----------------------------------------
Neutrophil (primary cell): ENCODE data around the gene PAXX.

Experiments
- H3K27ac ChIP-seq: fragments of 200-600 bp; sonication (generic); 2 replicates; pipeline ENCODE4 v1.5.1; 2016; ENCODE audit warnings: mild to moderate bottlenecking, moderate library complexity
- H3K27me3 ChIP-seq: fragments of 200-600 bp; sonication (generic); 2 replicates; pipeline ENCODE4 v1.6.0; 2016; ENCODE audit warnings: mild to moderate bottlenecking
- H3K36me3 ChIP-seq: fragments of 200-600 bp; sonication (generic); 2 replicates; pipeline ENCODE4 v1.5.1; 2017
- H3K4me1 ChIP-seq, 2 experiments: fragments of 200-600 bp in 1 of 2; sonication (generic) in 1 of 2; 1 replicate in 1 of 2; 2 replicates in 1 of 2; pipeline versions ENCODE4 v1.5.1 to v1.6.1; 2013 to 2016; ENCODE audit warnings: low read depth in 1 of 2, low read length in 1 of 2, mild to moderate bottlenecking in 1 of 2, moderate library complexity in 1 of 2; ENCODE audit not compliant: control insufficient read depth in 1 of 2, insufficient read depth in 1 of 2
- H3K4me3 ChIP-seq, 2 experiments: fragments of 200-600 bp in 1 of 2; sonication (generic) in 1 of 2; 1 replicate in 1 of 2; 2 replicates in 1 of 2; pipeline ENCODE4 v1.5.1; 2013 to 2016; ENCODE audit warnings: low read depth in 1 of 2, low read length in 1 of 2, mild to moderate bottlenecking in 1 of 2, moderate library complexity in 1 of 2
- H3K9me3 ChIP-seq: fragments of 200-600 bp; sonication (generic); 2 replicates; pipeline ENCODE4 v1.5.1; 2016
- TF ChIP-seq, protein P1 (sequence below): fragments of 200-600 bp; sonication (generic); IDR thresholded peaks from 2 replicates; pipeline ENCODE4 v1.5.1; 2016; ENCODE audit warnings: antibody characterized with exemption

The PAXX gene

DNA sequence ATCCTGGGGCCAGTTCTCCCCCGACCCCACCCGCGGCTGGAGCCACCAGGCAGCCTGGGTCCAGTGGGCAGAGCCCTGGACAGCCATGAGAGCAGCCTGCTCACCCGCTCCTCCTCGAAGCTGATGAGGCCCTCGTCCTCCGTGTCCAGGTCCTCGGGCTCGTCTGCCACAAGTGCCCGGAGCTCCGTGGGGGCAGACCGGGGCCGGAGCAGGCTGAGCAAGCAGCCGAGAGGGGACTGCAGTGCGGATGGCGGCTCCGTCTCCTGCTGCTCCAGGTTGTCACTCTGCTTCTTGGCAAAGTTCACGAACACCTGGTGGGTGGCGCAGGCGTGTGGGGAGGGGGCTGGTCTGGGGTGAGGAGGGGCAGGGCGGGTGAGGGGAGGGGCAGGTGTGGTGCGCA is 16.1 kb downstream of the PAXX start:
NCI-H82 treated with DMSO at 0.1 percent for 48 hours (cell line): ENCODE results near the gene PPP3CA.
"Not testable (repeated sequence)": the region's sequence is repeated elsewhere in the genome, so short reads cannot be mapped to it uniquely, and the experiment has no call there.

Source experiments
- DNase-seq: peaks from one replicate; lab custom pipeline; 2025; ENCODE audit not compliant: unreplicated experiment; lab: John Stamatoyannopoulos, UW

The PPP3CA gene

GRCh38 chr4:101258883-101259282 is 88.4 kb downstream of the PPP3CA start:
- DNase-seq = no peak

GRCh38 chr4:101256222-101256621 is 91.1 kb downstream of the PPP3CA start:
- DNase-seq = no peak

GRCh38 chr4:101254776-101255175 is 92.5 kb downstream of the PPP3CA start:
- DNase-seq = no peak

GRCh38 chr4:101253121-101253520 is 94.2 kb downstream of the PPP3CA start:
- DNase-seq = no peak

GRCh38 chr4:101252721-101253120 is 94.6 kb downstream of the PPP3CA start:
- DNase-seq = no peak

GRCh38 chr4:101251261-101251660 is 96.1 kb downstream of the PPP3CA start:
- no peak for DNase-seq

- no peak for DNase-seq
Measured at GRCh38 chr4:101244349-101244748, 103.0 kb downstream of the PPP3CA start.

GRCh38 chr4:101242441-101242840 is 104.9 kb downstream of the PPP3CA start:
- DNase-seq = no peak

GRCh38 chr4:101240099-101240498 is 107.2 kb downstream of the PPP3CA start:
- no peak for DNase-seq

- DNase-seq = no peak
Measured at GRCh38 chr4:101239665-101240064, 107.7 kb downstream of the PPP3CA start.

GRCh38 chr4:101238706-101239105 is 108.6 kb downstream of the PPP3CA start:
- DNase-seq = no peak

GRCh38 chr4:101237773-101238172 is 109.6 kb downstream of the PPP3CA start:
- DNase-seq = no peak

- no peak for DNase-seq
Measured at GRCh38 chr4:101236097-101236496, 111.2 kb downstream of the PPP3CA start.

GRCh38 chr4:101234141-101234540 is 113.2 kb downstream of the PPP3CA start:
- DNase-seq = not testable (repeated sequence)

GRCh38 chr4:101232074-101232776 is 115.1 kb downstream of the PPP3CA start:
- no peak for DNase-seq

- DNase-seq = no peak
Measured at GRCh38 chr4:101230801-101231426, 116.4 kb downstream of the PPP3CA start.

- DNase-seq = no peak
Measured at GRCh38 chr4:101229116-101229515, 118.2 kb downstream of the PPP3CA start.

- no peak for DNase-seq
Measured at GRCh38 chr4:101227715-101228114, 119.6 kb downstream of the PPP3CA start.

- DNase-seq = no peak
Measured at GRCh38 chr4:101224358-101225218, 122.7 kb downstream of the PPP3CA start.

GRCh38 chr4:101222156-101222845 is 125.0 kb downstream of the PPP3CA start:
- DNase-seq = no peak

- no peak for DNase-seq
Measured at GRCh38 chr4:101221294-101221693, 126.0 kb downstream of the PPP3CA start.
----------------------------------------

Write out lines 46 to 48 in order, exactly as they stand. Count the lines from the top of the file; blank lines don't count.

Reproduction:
- no peak for DNase-seq

- DNase-seq = no peak
Measured at GRCh38 chr4:101230801-101231426, 116.4 kb downstream of the PPP3CA start.